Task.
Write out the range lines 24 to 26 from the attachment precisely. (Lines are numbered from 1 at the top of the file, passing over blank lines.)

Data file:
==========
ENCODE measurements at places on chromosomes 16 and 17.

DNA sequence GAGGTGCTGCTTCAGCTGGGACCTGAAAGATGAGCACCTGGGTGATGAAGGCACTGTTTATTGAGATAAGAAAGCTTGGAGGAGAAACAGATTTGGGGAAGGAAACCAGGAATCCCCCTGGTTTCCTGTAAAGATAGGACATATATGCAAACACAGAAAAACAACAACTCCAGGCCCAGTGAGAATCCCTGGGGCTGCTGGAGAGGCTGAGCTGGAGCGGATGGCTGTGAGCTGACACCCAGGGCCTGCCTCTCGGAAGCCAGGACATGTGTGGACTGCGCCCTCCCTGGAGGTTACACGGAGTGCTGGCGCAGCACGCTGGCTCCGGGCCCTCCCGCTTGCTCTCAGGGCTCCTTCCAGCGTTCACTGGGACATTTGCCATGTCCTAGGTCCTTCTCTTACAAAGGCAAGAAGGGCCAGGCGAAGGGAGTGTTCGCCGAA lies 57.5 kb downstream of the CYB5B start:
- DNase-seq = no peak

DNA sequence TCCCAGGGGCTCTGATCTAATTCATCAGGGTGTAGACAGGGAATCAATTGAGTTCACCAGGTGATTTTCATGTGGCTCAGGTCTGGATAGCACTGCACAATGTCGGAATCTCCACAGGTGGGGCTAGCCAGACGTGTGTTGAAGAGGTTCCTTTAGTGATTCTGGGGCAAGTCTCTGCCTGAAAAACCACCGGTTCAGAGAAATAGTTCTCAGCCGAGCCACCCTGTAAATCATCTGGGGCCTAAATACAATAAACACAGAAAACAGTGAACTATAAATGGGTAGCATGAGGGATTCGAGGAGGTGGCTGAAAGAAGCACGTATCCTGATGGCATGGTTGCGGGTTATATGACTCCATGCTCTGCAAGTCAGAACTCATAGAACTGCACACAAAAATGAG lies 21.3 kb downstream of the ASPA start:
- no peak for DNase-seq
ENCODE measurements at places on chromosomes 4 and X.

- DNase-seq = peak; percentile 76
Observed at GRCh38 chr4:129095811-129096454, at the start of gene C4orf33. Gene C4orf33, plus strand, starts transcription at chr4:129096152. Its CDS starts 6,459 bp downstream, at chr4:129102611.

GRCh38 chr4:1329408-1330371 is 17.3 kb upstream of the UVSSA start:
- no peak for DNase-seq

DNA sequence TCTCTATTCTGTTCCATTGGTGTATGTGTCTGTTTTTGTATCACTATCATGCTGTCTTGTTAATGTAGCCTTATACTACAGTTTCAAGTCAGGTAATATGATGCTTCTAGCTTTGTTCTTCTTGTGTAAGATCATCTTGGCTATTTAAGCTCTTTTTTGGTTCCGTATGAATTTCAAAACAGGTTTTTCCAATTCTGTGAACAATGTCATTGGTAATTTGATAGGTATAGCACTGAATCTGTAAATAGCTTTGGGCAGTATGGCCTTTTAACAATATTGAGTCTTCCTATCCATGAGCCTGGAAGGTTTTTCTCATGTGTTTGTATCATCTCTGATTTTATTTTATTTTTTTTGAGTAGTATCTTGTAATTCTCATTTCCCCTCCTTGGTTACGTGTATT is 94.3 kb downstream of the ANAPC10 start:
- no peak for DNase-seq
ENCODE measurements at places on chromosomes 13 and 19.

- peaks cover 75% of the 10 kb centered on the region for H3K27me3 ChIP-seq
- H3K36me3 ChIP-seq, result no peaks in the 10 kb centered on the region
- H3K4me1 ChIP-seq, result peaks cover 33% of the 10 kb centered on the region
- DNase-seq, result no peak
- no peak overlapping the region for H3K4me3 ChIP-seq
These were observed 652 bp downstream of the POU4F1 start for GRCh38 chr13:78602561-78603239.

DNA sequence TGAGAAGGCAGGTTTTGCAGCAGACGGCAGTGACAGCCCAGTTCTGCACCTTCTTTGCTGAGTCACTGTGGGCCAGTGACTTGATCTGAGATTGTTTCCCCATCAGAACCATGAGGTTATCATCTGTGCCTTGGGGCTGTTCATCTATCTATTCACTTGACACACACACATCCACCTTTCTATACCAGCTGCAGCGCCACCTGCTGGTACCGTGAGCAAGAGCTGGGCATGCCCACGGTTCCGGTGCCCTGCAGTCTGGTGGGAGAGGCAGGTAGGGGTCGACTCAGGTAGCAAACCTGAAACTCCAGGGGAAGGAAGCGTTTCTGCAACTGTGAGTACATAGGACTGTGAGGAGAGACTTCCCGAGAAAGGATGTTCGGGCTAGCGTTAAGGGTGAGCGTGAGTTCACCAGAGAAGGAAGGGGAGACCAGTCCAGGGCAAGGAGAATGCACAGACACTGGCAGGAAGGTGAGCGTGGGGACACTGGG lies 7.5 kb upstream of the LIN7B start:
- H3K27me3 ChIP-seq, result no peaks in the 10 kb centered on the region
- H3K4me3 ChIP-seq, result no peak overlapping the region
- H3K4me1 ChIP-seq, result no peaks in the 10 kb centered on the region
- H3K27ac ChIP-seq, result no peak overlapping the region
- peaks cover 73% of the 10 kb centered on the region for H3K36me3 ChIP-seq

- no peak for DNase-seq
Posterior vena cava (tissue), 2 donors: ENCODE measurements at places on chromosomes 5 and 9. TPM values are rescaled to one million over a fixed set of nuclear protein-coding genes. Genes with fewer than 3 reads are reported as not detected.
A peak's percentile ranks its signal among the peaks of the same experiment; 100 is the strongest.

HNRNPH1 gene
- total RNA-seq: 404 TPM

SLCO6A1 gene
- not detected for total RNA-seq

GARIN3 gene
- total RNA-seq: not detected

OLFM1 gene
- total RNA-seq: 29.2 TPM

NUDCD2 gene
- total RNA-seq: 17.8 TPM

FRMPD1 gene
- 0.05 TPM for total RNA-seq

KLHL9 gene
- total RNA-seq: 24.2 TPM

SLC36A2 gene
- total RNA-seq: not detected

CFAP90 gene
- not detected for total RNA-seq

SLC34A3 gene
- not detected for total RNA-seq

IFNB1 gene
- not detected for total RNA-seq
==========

- H3K27ac ChIP-seq, result no peak overlapping the region
- peaks cover 73% of the 10 kb centered on the region for H3K36me3 ChIP-seq

- no peak for DNase-seq